Autumn is my favorite time of year. The brisk, snapping air, the marigold crunch of leaves underfoot, cozy nights under cozy blankets — what’s not to love?
One of my favorite autumn activities is curling up with a great book, and since I’m a big mood reader, I like finding books that match the season. To me, autumn feels both melancholy and hopeful. It’s a lyrical season full of beauty that’s understated one moment and spectacular the next. And then there’s that low-grade anticipation — equal parts excitement and dread — simmering beneath it all: Winter is coming.
Below is a list of books that capture the gently somber spirit of autumn.
Prep your mug of hot chocolate, pre-heat the oven for a hearty, melty casserole dinner, and read on!
For fans of the weird and creepy:
Henry Selick adapted “Coraline“ into a beautiful (and beautifully creepy) film in 2009, but the original novel by Neil Gaiman is even better. When Coraline moves into a new house with her parents, she discovers a door through which a parallel version of her world exists, inhabited by the button-eyed “Other Mother.” This dark fairy tale you can easily read in one breathless night.
For those who love literary novels and multiple storylines:
Michael Cunningham’s novel “The Hours” cycles through the perspectives of three different women: Virginia Woolf in the 1920s as she writes her novel “Mrs. Dalloway,” unhappy housewife Laura Brown in the 1950s and Clarissa Vaughan in the 1990s, as she prepares a party for her dying friend, Richard. Cunningham offers an elegiac meditation on life and death, mental illness, and sexuality.
For something short, poetic, and dreamy:
In “Another Brooklyn,” protagonist August returns home for her father’s funeral and reminisces on her youth in Brooklyn, specifically her complex and life-changing friendships with three girls. Jacqueline Woodson’s National Book Award nominee is a brief, bittersweet exploration of memory — how memories shape us, how they change over time, how they define us and how they don’t.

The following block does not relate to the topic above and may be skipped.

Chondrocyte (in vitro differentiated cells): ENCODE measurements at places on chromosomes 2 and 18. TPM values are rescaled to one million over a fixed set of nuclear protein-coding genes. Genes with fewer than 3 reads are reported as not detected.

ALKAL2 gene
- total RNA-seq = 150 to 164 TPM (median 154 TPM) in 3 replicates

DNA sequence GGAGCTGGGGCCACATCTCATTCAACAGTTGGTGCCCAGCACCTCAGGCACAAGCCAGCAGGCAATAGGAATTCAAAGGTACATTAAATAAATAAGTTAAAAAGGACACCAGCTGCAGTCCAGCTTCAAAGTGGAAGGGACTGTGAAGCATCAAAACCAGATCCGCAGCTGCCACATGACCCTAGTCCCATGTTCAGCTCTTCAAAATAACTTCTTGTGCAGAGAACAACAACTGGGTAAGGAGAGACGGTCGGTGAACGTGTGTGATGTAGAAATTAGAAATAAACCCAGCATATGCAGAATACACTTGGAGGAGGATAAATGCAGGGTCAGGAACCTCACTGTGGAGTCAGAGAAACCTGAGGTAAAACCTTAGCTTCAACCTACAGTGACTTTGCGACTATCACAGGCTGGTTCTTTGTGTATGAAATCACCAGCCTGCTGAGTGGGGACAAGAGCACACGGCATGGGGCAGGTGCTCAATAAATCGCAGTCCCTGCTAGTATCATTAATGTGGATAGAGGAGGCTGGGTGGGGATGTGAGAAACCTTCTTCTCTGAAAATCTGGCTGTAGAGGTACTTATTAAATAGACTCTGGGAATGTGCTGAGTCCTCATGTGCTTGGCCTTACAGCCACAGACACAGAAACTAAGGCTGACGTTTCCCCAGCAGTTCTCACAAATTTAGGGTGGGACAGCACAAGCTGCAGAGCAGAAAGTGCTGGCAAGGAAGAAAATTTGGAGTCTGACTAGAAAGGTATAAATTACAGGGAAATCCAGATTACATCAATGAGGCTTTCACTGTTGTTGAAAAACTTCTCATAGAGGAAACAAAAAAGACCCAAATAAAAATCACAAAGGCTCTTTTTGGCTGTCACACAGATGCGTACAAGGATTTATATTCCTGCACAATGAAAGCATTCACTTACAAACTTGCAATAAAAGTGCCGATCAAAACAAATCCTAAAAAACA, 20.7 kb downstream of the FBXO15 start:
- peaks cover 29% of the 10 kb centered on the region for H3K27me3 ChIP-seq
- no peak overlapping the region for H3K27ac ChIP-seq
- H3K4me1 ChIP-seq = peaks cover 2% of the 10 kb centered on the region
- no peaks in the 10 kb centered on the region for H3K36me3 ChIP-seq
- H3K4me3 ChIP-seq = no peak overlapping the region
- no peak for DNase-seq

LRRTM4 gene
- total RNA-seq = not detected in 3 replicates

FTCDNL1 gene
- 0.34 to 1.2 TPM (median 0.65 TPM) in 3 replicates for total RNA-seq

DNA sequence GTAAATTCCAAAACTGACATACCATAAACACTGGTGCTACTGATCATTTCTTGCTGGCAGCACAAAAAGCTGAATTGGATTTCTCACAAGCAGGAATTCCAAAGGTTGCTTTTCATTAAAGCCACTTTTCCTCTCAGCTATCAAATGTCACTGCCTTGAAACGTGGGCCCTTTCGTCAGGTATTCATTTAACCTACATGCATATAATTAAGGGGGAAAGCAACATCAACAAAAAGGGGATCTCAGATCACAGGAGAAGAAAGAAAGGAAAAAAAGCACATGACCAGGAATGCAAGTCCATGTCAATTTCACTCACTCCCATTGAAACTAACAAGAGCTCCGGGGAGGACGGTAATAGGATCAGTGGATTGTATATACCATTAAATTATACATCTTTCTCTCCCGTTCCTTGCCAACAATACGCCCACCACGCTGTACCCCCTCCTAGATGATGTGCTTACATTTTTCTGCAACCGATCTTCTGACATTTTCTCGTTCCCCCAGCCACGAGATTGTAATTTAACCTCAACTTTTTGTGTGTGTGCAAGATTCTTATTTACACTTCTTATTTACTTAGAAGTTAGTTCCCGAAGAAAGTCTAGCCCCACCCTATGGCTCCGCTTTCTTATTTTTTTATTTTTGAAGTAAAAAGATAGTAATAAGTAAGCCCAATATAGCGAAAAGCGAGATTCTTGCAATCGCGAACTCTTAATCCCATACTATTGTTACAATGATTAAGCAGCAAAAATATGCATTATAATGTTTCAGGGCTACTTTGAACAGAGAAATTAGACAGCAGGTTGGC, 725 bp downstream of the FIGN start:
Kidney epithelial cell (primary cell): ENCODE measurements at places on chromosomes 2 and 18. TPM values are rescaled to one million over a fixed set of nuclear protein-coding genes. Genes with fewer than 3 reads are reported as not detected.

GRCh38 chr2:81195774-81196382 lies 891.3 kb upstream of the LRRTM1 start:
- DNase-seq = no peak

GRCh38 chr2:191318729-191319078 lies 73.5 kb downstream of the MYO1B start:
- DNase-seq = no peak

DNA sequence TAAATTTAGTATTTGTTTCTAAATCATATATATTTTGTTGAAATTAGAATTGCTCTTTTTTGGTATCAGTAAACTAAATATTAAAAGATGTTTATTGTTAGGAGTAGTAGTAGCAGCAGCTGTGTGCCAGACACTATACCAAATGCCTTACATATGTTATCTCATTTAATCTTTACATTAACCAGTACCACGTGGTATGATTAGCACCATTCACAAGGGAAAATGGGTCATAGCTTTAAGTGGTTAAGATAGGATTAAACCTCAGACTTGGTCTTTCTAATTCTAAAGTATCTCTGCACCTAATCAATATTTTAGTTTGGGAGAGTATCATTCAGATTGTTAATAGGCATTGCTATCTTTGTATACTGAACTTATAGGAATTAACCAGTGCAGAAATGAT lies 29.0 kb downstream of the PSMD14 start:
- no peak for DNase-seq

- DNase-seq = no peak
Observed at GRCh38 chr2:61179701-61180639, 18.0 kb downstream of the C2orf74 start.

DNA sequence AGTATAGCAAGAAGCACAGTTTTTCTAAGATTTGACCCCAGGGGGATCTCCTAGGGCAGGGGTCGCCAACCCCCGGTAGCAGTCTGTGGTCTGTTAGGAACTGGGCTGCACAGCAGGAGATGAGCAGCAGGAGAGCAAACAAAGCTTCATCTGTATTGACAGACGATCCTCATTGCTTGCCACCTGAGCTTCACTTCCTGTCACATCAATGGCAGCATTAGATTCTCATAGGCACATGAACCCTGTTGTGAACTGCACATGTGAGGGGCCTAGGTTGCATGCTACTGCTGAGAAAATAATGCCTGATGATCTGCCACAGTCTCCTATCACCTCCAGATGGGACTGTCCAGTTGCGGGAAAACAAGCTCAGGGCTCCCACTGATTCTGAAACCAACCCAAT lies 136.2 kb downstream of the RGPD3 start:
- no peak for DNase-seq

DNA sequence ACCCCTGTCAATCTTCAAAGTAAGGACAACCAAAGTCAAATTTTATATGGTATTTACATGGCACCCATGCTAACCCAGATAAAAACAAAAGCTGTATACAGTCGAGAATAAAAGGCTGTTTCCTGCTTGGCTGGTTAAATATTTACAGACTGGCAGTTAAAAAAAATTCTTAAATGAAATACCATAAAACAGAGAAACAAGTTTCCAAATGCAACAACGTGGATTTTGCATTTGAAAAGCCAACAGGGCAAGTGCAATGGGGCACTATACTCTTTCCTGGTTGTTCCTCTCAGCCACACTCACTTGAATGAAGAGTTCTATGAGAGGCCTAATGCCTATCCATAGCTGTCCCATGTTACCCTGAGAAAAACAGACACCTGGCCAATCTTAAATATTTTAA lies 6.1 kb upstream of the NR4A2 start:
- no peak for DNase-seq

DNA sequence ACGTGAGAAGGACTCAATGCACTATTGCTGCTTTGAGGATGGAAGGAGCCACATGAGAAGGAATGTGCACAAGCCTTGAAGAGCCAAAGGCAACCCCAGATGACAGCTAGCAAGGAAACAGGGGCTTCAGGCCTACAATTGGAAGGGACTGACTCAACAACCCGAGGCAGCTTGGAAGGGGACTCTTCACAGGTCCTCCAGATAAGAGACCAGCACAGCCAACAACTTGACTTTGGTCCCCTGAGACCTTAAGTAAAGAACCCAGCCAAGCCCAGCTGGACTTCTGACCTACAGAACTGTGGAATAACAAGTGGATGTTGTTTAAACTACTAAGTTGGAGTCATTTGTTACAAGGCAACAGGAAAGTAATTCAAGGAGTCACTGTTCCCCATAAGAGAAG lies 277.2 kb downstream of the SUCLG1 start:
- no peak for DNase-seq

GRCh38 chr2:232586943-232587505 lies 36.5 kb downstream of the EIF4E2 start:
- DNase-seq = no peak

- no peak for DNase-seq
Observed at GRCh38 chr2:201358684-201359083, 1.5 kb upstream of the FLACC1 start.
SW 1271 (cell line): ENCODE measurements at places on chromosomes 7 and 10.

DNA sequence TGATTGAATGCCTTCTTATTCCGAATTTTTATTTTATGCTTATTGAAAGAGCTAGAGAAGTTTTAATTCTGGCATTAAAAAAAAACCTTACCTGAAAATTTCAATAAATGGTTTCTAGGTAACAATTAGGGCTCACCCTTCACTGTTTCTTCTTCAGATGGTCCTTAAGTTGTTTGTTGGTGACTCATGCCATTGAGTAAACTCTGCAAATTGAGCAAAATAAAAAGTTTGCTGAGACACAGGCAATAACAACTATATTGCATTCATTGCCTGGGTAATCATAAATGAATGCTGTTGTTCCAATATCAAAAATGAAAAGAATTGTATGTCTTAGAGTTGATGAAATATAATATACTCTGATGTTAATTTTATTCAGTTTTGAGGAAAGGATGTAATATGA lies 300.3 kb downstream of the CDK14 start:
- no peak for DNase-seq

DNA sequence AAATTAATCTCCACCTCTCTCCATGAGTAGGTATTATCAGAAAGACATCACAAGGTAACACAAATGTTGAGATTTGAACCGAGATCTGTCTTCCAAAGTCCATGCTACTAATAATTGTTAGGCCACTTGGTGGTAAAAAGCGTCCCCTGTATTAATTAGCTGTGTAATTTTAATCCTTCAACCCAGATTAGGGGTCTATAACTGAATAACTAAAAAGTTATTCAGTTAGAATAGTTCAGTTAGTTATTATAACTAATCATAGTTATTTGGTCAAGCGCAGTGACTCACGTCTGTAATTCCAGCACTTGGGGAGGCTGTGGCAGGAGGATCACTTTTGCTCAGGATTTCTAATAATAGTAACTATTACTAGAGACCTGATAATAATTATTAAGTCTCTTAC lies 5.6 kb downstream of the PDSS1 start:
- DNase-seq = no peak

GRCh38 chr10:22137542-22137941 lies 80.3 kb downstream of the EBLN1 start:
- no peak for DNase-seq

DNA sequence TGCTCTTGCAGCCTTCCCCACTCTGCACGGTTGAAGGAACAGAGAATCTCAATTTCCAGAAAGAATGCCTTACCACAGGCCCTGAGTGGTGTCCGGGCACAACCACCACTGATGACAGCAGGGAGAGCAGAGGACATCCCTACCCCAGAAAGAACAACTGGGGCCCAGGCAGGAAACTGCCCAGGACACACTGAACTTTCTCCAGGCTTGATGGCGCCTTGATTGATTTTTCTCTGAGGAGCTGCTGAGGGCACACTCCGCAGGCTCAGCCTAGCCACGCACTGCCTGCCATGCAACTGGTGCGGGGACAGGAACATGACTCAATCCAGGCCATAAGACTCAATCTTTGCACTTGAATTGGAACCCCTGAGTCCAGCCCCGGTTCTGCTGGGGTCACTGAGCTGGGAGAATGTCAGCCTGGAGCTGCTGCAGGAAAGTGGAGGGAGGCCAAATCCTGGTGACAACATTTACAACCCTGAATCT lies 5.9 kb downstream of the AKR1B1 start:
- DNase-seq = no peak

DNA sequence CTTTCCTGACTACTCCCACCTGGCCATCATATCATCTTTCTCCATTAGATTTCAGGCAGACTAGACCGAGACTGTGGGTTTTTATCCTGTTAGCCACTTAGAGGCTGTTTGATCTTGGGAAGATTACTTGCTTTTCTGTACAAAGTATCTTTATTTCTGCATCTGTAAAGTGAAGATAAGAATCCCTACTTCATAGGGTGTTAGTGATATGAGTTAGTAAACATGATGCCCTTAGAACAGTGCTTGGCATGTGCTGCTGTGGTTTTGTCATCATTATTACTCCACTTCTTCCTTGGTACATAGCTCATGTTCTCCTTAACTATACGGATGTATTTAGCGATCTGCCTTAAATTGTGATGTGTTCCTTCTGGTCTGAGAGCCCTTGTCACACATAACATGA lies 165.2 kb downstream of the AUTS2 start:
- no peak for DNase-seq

For fans of the classics:
Charlotte Brontë’s beloved novel about intelligent, self-possessed, morally indestructible Jane Eyre chronicles the titular protagonist from her childhood in an abusive orphanage to her time working as a governess for the enigmatic Mr. Rochester. Jane’s rich narration and the evocative, gloomy setting — not to mention her tempestuous romance with Mr. Rochester — make this a perfectly moody autumn read.
For fans of fantasy novels and beautiful writing:
The Shadow Glass, the third installment in Rin Chupeco’s gorgeous fantasy trilogy, releases in March 2019, so you still have plenty of time to start the series with “The Bone Witch.” With lyrical prose, meditative pacing and a steely protagonist who deals in necromancy (the magic of raising the dead), this lush fantasy is perfect for fans of Patrick Rothfuss and Laini Taylor.
For fans of historical fiction and domestic suspense:
If you haven’t read any Sarah Waters novels, you’re really missing out. Waters writes beautiful historical fiction featuring lesbian protagonists, domestic drama and exquisite period detail. “The Paying Guests” also features an electric romance and incredible suspense as the quiet lives of several compelling characters become deliciously and tragically entwined. Be warned: this book is so compulsively readable it could easily consume your weekend.
For those who want a new novel about current issues:
“Behold the Dreamers” is a stunning debut by novelist Imbolo Mbue that chronicles the lives of four people: Jende and Neni, a Cameroonian couple who have immigrated to the U.S.; and Clark and Cindy, the wealthy white couple who hires Jende as a chauffeur. When Lehman Brothers (Clark’s employer) collapses, and the financial crisis of 2008 hits, both marriages are thrown into chaos. This is a novel that brims with warm-hearted language and a generous spirit, while simultaneously tackling themes of immigration, assimilation and class.
We hope you enjoy these autumn-flavored reads. Please be sure to stop by any of our service desks throughout the library to recommend your own favorite fall reads!
Photo from pexels.com.
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